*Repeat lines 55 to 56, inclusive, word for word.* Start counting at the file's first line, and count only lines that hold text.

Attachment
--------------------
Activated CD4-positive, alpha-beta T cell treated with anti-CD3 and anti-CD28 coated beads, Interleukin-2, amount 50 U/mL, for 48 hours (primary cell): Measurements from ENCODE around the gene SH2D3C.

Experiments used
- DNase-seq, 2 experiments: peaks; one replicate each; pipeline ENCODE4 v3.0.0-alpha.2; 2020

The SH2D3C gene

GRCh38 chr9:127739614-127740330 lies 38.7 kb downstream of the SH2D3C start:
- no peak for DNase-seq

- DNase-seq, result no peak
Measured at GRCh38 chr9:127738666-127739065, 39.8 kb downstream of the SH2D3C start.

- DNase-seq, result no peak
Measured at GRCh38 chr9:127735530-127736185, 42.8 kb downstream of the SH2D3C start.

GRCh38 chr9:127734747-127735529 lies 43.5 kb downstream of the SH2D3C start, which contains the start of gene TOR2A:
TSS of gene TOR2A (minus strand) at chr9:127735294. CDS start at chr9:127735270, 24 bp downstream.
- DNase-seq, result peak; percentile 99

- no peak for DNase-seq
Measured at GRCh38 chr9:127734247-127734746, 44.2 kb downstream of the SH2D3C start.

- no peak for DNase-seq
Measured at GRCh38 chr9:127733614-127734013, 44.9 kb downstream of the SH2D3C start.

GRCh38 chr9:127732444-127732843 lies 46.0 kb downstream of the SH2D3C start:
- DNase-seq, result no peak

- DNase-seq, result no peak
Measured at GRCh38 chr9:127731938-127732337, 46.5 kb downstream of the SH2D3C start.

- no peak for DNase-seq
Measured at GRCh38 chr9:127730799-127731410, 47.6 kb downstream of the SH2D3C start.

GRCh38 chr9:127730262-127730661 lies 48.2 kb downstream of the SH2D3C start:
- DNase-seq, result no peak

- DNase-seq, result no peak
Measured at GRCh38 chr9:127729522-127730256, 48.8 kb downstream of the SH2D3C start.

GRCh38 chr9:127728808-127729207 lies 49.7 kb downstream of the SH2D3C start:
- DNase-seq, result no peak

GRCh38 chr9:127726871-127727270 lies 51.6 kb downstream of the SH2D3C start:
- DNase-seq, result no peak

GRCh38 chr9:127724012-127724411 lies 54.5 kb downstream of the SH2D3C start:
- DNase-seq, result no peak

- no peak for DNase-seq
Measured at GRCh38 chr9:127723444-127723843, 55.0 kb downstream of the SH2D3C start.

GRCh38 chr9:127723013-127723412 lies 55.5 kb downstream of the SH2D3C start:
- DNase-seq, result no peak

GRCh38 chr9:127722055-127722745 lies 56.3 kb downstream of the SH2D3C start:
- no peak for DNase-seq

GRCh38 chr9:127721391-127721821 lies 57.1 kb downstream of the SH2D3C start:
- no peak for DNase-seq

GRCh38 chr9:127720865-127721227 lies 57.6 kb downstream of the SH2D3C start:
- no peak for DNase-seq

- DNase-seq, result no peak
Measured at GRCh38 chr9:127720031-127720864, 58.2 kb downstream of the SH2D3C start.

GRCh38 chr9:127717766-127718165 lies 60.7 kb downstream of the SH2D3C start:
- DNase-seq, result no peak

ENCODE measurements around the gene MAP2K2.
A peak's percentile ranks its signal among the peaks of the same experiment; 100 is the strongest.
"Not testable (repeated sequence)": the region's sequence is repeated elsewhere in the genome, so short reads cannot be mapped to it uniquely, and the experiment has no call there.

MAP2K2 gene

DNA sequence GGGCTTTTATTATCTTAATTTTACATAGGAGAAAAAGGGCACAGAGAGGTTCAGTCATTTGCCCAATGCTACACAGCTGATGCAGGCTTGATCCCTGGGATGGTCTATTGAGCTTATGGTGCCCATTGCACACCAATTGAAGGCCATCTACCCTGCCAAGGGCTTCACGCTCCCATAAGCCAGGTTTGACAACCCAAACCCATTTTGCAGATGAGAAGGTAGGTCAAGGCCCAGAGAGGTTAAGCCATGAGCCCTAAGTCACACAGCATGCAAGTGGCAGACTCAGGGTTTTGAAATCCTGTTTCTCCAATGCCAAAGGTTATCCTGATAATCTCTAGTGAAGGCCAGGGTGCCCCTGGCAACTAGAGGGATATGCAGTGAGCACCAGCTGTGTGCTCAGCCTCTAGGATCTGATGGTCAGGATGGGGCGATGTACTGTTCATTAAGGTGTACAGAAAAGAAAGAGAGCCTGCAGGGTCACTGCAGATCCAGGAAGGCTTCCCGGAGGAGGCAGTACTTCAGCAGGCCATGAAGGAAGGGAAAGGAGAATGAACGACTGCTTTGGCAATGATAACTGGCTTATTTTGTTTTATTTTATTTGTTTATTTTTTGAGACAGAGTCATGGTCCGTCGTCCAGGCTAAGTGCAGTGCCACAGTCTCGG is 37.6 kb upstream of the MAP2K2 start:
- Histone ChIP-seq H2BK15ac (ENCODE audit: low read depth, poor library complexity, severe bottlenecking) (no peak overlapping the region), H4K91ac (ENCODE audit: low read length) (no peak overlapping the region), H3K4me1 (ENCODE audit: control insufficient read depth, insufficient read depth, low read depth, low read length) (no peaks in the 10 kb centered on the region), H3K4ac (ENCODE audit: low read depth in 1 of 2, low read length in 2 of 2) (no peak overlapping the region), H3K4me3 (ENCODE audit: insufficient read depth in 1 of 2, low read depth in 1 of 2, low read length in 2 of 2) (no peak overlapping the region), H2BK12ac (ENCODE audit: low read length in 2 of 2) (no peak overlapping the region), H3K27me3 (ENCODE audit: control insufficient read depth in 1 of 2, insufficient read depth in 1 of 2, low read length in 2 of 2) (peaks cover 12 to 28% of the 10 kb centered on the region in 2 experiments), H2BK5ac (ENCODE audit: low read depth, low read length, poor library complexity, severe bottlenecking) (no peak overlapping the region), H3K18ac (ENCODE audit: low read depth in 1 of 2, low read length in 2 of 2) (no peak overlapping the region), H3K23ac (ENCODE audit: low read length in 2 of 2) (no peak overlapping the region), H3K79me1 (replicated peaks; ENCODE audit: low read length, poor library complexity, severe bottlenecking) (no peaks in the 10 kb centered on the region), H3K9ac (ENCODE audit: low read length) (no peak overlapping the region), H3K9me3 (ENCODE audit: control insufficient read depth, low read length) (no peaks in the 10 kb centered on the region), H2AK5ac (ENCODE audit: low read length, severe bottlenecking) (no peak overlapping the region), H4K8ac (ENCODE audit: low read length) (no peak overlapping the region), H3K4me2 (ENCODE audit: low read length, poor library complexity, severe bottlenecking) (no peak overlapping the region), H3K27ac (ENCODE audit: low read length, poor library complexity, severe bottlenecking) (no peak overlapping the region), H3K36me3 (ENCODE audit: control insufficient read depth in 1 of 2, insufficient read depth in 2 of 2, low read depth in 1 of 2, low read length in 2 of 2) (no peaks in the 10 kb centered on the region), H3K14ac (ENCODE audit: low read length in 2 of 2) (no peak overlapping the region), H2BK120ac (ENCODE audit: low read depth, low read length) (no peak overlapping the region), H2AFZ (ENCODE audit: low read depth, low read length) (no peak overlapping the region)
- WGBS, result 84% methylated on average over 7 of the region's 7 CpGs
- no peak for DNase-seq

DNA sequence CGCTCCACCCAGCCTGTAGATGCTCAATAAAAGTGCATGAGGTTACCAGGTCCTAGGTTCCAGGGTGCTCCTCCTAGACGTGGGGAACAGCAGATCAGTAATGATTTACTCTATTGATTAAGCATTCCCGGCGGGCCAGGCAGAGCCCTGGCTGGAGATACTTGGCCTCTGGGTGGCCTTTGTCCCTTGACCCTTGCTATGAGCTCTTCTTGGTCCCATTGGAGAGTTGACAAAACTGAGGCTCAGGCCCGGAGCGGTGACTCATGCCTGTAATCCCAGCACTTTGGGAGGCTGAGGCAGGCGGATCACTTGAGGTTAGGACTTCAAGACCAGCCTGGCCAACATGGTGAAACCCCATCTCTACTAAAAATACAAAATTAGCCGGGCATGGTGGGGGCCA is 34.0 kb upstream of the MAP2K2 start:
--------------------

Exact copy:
- no peak for DNase-seq

DNA sequence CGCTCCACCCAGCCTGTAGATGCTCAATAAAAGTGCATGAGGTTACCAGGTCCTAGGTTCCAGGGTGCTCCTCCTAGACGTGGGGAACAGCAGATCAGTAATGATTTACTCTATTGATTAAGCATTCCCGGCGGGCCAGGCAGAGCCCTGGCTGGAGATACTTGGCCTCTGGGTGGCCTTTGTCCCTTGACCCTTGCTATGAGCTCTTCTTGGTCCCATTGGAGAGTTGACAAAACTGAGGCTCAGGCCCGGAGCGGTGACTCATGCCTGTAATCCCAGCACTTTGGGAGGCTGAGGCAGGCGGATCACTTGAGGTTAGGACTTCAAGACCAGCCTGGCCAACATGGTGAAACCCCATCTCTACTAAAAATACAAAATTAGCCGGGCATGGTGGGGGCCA is 34.0 kb upstream of the MAP2K2 start: